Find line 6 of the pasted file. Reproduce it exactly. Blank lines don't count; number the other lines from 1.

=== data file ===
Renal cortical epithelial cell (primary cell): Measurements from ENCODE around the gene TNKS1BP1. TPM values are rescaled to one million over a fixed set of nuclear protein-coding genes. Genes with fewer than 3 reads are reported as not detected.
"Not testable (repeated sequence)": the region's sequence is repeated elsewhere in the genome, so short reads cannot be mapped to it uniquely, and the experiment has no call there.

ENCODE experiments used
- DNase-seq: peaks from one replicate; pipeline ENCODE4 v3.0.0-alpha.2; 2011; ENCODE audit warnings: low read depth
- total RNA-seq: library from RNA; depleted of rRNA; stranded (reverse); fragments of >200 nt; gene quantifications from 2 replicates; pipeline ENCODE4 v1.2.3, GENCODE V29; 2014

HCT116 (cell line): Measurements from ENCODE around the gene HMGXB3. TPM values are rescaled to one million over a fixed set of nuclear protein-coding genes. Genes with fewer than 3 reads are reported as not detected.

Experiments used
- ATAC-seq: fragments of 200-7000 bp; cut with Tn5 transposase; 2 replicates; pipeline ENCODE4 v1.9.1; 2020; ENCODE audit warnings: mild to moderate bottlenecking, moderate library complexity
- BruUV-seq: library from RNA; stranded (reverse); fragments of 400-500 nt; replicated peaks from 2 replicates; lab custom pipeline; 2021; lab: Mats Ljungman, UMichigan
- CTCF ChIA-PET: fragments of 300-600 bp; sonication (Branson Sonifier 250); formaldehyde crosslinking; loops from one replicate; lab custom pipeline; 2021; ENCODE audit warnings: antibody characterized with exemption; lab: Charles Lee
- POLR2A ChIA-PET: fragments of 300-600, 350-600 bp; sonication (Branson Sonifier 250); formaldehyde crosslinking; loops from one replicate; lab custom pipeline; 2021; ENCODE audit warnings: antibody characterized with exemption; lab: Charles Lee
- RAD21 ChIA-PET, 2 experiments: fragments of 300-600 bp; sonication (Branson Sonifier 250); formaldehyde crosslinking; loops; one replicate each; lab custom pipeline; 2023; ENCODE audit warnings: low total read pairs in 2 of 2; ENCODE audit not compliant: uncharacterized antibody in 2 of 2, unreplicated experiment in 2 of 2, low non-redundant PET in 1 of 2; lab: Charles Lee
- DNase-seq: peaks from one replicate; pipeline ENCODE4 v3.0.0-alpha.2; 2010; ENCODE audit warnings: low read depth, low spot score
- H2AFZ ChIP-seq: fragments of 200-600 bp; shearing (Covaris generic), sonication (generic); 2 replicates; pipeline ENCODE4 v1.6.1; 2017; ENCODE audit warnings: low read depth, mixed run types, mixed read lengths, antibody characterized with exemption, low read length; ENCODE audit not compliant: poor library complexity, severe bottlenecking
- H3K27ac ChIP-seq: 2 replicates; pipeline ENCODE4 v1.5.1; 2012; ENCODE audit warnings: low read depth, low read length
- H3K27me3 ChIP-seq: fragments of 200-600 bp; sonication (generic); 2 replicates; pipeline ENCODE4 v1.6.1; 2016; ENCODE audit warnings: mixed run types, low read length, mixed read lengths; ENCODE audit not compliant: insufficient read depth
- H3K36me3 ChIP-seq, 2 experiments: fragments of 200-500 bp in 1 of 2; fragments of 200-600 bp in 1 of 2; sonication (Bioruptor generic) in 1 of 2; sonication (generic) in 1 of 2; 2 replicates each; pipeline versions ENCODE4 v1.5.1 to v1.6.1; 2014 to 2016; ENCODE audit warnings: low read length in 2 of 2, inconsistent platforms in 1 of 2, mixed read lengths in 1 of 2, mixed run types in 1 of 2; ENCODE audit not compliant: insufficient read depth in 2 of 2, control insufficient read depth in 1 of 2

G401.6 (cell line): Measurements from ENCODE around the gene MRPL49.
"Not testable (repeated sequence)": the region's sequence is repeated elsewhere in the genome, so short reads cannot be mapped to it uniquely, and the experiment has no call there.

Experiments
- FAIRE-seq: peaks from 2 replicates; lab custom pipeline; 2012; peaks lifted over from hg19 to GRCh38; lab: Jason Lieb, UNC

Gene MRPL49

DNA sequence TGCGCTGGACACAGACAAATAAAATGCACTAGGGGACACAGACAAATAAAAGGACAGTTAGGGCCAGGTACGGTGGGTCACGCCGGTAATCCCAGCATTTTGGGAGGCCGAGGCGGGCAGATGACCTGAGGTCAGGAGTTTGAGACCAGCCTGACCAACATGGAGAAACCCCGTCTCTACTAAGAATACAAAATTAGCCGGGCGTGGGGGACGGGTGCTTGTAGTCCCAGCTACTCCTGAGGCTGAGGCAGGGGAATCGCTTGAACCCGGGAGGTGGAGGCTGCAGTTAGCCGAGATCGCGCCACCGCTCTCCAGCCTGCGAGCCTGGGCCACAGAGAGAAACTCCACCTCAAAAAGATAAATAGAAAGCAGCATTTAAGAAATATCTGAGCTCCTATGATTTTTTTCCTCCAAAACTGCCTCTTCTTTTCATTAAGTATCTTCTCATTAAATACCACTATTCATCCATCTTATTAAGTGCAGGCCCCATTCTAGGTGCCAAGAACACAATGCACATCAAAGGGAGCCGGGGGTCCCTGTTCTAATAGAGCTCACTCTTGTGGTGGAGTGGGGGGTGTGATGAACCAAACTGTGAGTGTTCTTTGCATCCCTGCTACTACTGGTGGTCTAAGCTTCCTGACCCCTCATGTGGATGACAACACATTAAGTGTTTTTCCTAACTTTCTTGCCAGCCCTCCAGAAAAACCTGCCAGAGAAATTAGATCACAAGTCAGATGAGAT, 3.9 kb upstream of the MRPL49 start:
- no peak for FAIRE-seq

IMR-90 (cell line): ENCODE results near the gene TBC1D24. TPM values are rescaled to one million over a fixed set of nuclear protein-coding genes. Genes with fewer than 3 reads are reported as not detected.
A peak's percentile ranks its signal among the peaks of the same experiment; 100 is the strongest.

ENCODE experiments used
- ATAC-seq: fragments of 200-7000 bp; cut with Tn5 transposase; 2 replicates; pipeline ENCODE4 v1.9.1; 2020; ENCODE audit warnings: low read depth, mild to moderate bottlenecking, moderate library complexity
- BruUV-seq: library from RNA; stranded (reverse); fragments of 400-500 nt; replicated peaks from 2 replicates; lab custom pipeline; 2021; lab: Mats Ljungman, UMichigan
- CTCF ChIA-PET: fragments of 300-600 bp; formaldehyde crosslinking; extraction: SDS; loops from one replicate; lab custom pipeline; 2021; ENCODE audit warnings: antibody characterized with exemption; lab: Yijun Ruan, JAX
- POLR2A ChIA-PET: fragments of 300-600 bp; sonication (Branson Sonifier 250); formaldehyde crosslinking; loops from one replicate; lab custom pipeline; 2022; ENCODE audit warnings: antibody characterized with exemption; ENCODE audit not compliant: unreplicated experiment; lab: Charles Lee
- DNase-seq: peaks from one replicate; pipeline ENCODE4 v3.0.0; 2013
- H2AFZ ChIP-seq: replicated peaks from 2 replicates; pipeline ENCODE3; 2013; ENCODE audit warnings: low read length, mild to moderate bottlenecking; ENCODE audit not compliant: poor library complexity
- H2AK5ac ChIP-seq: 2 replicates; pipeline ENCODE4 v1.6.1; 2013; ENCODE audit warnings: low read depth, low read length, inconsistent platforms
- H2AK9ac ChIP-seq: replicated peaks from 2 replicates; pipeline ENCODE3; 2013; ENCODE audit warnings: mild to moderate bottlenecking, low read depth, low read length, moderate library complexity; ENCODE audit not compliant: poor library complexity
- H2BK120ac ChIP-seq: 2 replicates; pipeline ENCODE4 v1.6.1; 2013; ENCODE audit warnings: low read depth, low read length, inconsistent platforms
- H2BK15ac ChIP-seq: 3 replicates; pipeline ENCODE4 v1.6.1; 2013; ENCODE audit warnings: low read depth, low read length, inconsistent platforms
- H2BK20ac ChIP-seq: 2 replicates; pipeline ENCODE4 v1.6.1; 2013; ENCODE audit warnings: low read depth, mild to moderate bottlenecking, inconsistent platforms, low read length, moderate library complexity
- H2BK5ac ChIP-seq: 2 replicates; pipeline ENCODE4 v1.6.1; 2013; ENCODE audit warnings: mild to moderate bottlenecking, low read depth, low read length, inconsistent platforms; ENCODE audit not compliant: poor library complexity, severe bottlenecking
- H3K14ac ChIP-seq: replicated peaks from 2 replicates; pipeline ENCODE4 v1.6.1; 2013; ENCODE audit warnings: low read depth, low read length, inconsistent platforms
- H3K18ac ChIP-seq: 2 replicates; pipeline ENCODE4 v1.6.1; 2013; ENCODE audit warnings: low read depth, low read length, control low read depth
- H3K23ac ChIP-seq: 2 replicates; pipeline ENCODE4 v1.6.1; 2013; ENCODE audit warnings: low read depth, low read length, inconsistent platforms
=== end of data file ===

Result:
HCT116 (cell line): Measurements from ENCODE around the gene HMGXB3. TPM values are rescaled to one million over a fixed set of nuclear protein-coding genes. Genes with fewer than 3 reads are reported as not detected.